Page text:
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About a year ago, we published our first data insights report at Dashbot after having processed 30 million messages. A year later, we’ve processed over 10.5 billion messages and have more insights to share.

We like to show what the most common messages into chatbots are, and we also wanted to share data on the responses.

The following are the top messages bots receive, as well as the top stickers sent to bots over the past two months.


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Hi there!

The top messages are still “hi” and “hello” — unsurprising, as these are the natural way we start conversations. More than 50 percent of chatbots received these messages over the past two months, but how did they respond?

The good news is that about 68 percent of bots responded in a fairly appropriate way — with some form of greeting, intro, or welcome message. This is up from the same time last year. In August of last year, only 60 percent of bots responded with an appropriate message.

The downside is that 32 percent of bots last month responded with unrelated, error, or “I don’t know” messages, and a small percentage didn’t respond at all! This can be a huge turnoff and send the conversation in the wrong direction right from the start.

Help me bot!

The space is still relatively new. Having a response to requests for help can actually be very … helpful.

About 20 percent of bots over the past two months received a “help” message from users. However, only about 50 percent of those responded with some form of help, menu options, or even an acknowledgment of the request.

Please stop

Some bots rely heavily on broadcast messaging — especially sports and news-related bots, which send updates to users periodically.

Chat interfaces can be great for this, making it possible to easily communicate with users and keep them updated with the latest info.

However, it’s important to give users the ability to manage, pause, or stop these messages. More than 20 percent of bots receive a “stop” message, yet only about 40 percent of these actually responded appropriately by giving the user info on how to stop messages or update their settings, confirming the stopping of messages, or just outright stopping.

Adding “stop” or “pause” functionality can mean the difference between a blocked user and a retained one. One of our customers has a sports bot and they noticed fans would block their bot when their favorite teams were losing. The company paid to acquire these users and then had to pay to re-acquire them after being blocked. Adding a mute functionality enabled users to pause score updates when their team was losing and enabled the company to retain the user.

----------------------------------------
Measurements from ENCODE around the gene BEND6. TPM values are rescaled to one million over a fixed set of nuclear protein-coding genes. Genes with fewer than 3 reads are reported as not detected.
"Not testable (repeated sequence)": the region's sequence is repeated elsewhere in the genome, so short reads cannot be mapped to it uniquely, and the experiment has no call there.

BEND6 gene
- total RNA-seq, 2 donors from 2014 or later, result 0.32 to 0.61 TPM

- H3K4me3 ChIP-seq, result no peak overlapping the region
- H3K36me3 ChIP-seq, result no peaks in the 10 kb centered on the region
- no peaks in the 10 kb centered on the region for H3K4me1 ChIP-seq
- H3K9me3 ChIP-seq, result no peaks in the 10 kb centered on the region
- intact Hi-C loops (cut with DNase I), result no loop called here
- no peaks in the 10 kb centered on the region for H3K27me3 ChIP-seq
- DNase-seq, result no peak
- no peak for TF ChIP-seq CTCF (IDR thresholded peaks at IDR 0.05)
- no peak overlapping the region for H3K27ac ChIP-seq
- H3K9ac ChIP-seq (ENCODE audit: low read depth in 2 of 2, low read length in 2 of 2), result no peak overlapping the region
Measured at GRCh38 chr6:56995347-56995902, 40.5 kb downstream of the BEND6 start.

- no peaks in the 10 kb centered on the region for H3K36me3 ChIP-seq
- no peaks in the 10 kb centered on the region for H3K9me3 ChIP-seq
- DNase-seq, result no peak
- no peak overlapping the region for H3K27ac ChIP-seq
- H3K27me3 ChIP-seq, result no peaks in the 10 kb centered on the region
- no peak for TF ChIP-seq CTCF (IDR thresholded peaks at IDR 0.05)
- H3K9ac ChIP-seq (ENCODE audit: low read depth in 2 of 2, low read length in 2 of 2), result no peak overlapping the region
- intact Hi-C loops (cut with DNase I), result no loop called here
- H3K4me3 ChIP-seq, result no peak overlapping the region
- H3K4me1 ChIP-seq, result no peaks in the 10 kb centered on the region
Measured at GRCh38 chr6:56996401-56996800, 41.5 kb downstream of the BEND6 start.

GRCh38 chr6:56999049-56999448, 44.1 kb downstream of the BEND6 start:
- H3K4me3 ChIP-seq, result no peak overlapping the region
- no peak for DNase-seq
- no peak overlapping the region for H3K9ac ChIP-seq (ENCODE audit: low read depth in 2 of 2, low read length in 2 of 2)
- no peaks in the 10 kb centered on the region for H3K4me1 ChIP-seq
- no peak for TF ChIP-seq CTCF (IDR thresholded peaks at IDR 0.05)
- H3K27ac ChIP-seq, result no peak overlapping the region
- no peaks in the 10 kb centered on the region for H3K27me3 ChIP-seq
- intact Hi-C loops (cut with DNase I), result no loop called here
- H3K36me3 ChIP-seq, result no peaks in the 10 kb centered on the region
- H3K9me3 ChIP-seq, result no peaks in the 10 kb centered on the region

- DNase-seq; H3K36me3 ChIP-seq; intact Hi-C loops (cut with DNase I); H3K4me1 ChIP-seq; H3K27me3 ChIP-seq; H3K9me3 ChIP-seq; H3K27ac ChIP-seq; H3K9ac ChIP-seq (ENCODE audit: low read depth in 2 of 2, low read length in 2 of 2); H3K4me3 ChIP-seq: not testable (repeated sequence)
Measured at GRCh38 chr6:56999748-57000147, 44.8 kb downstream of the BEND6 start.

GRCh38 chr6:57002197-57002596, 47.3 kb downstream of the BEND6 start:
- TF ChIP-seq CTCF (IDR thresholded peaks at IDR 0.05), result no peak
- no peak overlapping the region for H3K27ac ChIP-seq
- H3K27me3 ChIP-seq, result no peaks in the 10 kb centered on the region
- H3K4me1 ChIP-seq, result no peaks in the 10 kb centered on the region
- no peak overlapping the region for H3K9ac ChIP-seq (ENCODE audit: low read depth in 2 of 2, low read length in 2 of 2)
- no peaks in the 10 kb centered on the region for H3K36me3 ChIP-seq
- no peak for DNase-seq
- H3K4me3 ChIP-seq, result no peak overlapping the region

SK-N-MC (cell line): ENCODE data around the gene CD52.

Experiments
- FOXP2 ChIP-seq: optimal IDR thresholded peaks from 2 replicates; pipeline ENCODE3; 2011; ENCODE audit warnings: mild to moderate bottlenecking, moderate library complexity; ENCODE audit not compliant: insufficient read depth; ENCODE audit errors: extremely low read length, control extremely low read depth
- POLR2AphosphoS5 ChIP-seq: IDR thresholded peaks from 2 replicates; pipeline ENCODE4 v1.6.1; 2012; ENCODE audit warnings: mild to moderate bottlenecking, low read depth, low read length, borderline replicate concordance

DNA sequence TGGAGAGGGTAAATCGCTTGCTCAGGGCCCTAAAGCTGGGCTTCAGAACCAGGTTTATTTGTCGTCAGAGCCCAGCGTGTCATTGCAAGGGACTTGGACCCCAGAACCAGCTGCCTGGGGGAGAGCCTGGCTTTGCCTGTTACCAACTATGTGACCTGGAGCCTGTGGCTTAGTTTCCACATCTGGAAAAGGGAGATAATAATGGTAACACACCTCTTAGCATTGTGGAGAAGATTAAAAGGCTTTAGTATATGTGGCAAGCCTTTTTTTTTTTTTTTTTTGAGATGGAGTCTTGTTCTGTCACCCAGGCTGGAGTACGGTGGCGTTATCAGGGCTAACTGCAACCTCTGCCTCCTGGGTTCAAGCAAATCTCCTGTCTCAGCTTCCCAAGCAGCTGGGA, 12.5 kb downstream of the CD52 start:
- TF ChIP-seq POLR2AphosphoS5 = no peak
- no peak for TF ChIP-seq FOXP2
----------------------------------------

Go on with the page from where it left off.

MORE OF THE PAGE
Thanks or no thanks?

Growing up, we’re taught to be polite, to remember our pleases and thank yous.

Users do thank bots.

Of the bots that received thanks, about 60 percent responded with an appropriate message, such as a sign of appreciation, a “you’re welcome,” or a “thank you” in return.

About 40 percent, however, responded with a typical error, “I don’t know,” or unrelated message.

What should you do?

Responding to common messages can help increase engagement.

We’ve seen it with customers who add support for these common messages as well as adding responses for different content types. One of our customers receives images and audio from their users even though that’s not a core use case of their bot. This customer decided to respond to these content types in a fun and quirky way, and they saw engagement go up overall.

While responding to common messages can increase engagement, it’s important to look at your own data and see what your users are saying, or sending, to your bot.

The beauty of conversational interfaces is that users will tell you what they want from the bot and what they think of the bot’s response afterward, which sometimes isn’t too pleasant. But it is an opportunity to learn what your users want, and it can help you decide whether to add support for additional use cases.

The good news is that 30-day retention for Facebook bots is still on par with that of bots in mobile apps. We currently see a 34 percent retention rate on Facebook, compared to 36 percent on mobile (based on Localytics). Interestingly enough, men tend to have higher 30-day retention rates — 38.5 percent versus 29.3 percent for women.

Conversation is a two-way activity, which means it’s important to monitor the incoming and outgoing messages of your bot and to iterate on any responses. Doing so well will pay off in increased user engagement and retention.

Arte Merritt is the chief executive officer and cofounder of Dashbot, a bot analytics platform for Facebook, Alexa, Google Home, Slack, Twitter, Kik, and other conversational interfaces.

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